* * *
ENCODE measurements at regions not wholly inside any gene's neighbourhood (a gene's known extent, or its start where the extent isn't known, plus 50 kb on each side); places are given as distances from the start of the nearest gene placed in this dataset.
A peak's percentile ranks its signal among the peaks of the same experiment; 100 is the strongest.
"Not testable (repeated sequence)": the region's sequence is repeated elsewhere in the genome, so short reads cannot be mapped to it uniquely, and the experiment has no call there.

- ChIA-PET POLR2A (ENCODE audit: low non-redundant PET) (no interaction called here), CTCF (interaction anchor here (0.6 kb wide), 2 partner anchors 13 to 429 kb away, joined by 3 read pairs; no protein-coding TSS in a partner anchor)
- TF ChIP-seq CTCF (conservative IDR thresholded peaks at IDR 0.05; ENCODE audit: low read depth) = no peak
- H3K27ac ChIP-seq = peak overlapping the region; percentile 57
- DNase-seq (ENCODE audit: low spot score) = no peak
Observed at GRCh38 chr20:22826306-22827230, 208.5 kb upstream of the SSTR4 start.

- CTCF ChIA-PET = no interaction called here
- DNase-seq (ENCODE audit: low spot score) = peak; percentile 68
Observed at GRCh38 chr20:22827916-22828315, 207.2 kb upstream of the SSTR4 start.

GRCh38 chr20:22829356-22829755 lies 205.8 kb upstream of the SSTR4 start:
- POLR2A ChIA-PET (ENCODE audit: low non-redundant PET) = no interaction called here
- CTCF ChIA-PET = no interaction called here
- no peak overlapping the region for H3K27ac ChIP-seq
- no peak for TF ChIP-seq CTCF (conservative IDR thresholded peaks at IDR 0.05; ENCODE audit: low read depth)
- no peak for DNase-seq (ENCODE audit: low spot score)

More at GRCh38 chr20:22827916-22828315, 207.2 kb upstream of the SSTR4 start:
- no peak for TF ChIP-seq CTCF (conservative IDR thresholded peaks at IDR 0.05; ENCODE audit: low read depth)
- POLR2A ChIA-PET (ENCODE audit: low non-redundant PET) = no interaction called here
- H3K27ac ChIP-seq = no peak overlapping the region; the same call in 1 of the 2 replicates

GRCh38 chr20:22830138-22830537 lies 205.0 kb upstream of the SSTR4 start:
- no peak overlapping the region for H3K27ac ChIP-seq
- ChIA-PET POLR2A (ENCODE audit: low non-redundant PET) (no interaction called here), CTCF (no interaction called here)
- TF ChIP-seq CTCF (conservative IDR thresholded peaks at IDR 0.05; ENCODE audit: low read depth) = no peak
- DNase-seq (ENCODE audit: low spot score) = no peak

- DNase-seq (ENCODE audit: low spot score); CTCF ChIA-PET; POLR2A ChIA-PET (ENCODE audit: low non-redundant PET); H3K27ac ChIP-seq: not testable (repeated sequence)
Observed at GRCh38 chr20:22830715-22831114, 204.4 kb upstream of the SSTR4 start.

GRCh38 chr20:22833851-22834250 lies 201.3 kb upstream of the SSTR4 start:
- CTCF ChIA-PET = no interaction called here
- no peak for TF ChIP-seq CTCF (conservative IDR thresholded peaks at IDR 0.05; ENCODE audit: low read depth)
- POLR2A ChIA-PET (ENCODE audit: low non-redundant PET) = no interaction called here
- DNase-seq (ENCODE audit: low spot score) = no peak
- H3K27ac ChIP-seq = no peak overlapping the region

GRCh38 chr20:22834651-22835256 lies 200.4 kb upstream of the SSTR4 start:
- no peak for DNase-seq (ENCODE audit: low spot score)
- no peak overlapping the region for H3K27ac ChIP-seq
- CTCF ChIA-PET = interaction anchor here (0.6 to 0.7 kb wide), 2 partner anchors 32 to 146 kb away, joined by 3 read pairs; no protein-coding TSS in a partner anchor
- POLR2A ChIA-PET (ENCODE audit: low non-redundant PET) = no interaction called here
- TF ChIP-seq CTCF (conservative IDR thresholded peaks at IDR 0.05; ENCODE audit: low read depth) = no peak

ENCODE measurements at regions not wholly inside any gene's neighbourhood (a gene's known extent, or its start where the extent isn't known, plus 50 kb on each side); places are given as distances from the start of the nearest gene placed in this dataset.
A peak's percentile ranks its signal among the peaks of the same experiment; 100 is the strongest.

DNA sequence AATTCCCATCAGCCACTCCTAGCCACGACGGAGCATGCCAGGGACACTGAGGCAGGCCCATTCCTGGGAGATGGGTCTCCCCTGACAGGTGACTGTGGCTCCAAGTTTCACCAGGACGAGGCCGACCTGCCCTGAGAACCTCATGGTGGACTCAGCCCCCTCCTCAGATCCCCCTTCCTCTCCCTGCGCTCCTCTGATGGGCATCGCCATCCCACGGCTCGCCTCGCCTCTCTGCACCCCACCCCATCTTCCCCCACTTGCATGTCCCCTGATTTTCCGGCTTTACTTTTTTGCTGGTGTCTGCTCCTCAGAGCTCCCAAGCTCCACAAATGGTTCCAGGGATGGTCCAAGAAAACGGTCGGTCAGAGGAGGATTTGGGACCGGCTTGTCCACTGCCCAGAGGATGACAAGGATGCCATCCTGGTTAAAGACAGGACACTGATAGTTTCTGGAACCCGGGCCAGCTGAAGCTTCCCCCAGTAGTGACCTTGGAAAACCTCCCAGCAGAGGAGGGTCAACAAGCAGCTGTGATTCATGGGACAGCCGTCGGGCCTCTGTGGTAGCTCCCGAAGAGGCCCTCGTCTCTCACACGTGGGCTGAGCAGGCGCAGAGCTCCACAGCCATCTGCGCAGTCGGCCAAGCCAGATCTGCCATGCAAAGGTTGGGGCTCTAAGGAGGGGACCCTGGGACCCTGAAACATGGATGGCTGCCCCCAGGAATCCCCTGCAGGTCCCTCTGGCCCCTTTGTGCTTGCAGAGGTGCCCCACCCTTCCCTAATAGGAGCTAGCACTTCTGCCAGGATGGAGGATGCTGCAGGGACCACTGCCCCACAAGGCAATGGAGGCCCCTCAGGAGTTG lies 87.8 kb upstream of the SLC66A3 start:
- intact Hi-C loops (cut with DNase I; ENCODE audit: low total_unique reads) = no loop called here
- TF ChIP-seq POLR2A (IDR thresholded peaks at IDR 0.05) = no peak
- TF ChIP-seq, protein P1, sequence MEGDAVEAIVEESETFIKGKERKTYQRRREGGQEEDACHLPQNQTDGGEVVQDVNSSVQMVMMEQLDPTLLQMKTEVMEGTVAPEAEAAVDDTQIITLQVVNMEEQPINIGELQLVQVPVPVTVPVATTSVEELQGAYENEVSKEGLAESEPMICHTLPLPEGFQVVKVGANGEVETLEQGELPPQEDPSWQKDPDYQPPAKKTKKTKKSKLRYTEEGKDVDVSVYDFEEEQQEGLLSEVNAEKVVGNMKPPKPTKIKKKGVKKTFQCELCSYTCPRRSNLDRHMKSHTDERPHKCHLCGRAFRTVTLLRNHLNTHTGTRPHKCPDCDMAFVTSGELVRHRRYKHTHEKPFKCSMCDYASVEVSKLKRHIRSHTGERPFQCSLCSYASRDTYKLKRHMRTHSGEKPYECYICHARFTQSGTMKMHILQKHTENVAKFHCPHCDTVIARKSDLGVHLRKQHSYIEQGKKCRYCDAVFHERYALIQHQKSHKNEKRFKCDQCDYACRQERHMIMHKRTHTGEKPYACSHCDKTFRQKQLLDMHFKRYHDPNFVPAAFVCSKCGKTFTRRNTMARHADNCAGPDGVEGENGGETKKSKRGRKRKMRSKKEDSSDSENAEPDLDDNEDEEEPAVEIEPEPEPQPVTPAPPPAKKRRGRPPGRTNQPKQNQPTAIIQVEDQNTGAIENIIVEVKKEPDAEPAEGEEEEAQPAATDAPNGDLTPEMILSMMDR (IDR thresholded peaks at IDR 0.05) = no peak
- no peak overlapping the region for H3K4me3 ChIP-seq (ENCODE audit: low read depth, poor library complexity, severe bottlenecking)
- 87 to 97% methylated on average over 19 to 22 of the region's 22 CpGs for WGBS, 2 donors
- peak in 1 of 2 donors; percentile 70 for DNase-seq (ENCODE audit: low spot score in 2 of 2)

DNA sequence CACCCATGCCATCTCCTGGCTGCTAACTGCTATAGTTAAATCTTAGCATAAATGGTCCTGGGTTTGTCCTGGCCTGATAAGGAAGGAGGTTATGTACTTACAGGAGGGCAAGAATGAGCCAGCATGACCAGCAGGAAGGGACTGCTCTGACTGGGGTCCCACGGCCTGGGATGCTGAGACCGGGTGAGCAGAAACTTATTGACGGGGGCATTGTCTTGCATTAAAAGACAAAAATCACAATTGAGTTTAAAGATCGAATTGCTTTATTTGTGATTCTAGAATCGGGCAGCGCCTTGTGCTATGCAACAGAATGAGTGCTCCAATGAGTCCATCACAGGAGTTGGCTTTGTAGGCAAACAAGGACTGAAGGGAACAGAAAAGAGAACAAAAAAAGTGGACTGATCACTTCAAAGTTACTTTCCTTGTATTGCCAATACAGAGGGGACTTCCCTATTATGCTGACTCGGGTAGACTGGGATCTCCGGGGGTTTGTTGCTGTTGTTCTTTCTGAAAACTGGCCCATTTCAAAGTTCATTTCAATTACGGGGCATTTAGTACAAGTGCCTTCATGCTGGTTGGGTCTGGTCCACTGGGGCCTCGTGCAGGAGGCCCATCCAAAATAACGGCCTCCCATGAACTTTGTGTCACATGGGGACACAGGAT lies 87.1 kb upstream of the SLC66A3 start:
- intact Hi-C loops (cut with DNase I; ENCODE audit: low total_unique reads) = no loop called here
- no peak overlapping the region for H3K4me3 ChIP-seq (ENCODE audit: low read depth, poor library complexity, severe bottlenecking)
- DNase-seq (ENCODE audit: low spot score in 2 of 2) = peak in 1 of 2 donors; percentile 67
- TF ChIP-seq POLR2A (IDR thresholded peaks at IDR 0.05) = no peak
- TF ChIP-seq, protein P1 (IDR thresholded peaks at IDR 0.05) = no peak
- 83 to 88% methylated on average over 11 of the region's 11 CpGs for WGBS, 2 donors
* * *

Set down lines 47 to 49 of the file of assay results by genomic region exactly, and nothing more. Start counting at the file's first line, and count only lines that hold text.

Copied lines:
- no peak overlapping the region for H3K4me3 ChIP-seq (ENCODE audit: low read depth, poor library complexity, severe bottlenecking)
- 87 to 97% methylated on average over 19 to 22 of the region's 22 CpGs for WGBS, 2 donors
- peak in 1 of 2 donors; percentile 70 for DNase-seq (ENCODE audit: low spot score in 2 of 2)